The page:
New Archaeological Institute Launched

October 11, 2010

A new research institute is drawing on GW’s expertise in archaeology. The GW Capitol Archaeological Institute, made possible through a gift by donors Deborah Lehr and John F.W. Rogers, officially launched last week with a goal of “preserving, facilitating and promoting cultural heritage.”

The institute will be housed in GW’s Columbian College of Arts and Sciences and is the first of its kind in the area.

Led by Eric Cline, chair of the department of classical and near eastern languages and civilizations, the institute will utilize Columbian College archaeologists and scholars specializing in the ancient and classical worlds and civilizations across the globe. GW archaeologists are currently involved in excavations in the Middle East, Asia, Africa, North America, Central America and Europe.

“The GW Capitol Archaeological Institute is poised to take advantage of the deep expertise in our own backyard, especially resources available through foreign embassies, government and international agencies, cultural institutions and museums,” said Dr. Cline. “The confluence of resources here in Washington, D.C., is unparalleled. This is our opportunity to advance archaeological research initiatives and facilitate a global community of academics, politicians, diplomats and business leaders.”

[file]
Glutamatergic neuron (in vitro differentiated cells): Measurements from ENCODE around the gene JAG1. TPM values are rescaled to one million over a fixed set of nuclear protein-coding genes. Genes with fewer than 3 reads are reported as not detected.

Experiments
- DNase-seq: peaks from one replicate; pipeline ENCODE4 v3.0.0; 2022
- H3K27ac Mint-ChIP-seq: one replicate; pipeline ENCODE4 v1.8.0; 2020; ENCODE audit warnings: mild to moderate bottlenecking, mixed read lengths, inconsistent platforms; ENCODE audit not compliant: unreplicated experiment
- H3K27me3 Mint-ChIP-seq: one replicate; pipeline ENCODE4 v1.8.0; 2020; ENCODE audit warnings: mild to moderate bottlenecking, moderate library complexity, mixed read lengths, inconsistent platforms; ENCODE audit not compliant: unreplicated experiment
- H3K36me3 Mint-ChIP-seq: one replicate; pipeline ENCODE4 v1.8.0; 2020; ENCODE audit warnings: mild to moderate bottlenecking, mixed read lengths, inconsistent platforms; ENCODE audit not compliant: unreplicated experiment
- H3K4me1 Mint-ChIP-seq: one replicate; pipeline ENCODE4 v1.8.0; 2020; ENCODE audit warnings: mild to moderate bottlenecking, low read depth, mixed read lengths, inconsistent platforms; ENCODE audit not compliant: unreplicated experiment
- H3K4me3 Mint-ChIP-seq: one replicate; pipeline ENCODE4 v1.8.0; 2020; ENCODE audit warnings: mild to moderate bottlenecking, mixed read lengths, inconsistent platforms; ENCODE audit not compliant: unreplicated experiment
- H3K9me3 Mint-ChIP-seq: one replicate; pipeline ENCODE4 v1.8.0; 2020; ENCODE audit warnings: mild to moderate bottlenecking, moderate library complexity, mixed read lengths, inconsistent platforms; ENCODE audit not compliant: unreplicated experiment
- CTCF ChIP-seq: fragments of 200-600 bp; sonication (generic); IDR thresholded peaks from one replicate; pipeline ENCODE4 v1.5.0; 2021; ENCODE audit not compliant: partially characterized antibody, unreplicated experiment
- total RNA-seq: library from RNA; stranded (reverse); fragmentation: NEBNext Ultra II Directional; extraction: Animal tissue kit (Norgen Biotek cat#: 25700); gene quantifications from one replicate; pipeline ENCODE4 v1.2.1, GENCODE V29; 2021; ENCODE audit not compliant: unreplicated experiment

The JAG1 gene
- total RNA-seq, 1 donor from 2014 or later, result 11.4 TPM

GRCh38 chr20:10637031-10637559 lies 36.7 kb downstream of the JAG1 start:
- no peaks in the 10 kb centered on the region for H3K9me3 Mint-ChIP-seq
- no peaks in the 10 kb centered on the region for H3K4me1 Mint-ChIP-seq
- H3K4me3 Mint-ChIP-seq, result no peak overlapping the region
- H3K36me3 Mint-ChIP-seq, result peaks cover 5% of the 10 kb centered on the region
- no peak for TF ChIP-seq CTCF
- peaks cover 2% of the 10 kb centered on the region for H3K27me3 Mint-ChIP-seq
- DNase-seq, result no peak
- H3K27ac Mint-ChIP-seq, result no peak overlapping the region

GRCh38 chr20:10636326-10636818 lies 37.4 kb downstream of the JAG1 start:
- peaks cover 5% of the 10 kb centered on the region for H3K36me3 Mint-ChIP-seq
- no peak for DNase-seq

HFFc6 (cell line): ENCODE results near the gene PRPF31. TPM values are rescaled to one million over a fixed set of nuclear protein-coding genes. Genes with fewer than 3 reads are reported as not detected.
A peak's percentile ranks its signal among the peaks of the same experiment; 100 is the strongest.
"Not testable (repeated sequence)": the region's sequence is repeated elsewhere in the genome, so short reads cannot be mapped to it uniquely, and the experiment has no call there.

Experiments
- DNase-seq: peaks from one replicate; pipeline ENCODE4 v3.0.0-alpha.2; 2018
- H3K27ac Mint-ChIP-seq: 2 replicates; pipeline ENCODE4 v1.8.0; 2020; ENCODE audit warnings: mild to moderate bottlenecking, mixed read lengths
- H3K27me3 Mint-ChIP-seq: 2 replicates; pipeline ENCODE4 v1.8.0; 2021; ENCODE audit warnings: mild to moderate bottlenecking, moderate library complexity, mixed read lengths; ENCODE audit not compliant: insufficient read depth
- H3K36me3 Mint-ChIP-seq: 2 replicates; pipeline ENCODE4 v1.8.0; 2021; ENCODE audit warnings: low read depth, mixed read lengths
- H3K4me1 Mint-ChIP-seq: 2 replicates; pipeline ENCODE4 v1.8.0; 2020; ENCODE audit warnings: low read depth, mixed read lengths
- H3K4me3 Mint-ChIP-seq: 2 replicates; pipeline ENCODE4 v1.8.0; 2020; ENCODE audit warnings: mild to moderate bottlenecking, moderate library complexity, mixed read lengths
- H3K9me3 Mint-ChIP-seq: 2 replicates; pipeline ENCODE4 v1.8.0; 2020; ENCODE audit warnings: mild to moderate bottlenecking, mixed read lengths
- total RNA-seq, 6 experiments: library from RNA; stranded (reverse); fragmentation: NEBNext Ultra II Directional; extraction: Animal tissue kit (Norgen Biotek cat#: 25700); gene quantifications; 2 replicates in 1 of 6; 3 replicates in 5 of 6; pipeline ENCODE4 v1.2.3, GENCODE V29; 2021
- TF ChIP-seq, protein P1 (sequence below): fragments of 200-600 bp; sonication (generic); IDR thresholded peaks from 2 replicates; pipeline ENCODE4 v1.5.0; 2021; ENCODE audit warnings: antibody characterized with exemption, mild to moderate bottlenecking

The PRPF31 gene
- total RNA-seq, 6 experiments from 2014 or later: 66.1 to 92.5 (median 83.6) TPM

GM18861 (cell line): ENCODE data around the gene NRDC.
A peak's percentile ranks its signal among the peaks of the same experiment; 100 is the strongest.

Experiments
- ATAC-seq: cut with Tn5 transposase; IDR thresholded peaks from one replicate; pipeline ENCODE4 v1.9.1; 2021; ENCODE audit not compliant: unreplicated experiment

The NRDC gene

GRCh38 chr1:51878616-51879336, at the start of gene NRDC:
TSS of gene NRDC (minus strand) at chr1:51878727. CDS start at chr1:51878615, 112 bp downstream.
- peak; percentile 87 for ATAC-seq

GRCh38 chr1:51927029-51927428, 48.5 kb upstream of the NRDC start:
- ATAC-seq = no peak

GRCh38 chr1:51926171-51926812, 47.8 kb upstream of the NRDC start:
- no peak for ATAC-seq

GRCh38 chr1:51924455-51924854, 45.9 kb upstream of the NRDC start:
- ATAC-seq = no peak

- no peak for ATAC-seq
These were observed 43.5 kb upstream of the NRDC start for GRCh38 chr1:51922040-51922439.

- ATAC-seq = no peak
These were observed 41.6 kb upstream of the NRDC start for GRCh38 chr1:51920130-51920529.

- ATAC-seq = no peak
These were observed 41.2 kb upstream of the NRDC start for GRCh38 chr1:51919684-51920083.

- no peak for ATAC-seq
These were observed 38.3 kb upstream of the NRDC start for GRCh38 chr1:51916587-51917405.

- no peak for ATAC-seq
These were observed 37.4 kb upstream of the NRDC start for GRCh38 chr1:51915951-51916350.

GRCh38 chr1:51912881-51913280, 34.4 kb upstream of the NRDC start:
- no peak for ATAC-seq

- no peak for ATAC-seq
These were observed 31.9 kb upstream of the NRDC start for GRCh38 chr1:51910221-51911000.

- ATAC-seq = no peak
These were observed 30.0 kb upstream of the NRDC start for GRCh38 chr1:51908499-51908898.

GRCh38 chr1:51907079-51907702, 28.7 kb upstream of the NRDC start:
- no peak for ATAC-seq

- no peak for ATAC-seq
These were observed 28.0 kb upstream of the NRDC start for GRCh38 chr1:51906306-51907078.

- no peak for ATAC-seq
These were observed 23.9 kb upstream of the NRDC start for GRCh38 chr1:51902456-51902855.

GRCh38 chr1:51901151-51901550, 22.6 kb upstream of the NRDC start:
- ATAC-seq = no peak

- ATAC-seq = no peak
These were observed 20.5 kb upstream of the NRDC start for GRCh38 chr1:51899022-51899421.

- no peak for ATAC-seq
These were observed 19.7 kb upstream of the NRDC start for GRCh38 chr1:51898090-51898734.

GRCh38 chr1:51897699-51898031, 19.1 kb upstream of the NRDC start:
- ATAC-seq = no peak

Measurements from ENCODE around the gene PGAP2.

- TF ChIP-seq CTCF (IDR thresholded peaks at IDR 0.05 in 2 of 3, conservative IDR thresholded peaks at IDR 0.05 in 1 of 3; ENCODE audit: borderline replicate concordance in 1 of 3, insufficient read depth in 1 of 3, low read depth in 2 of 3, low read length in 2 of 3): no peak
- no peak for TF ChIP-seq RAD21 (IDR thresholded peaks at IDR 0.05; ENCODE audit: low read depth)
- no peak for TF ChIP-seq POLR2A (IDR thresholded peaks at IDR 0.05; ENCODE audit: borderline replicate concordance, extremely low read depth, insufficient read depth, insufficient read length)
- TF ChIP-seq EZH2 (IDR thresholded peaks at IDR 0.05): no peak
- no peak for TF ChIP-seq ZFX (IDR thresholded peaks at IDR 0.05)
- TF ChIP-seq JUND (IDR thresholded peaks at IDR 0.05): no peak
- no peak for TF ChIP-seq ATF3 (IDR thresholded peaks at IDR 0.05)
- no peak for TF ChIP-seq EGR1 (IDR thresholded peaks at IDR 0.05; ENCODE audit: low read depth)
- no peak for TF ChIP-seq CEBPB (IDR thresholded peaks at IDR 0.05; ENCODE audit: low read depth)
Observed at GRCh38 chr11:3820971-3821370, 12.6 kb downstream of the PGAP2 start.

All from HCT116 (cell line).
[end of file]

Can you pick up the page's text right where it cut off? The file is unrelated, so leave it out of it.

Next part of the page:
On Oct. 7, the institute officially opened during an event at the City View Room at 1957 E St. and featured an address from Secretary General of the Supreme Council of Antiquities and Vice Minister of Culture of Egypt Zahi Hawass, a renowned archaeologist. Before the event, GW President Steven Knapp participated in a ceremonial signing of the institute’s charter with Dr. Cline and Dr. Hawass.

“Archaeology is very important, and that’s why I was so happy to find out this institute will open here at George Washington University,” said Dr. Hawass. “The institute will encourage people who love archaeology and will welcome young people who want to be archaeologists in the future.”

The institute plans to initiate a speaker series featuring internationally renowned archaeologists, organize tours to excavations that link ancient history to current issues, launch programs that examine the role of cultural heritage in sustainable development, and promote the practice of “green” archaeology with the use of new technology at digs. Research topics will range from the impact of urbanism and globalization on archaeology to the study of the slave trade.

“We are excited about the prospects and the partnerships that will be created as a result of this institute,” said Cline. “In the field of archaeology, this will place us at the forefront of dialogue and research.”

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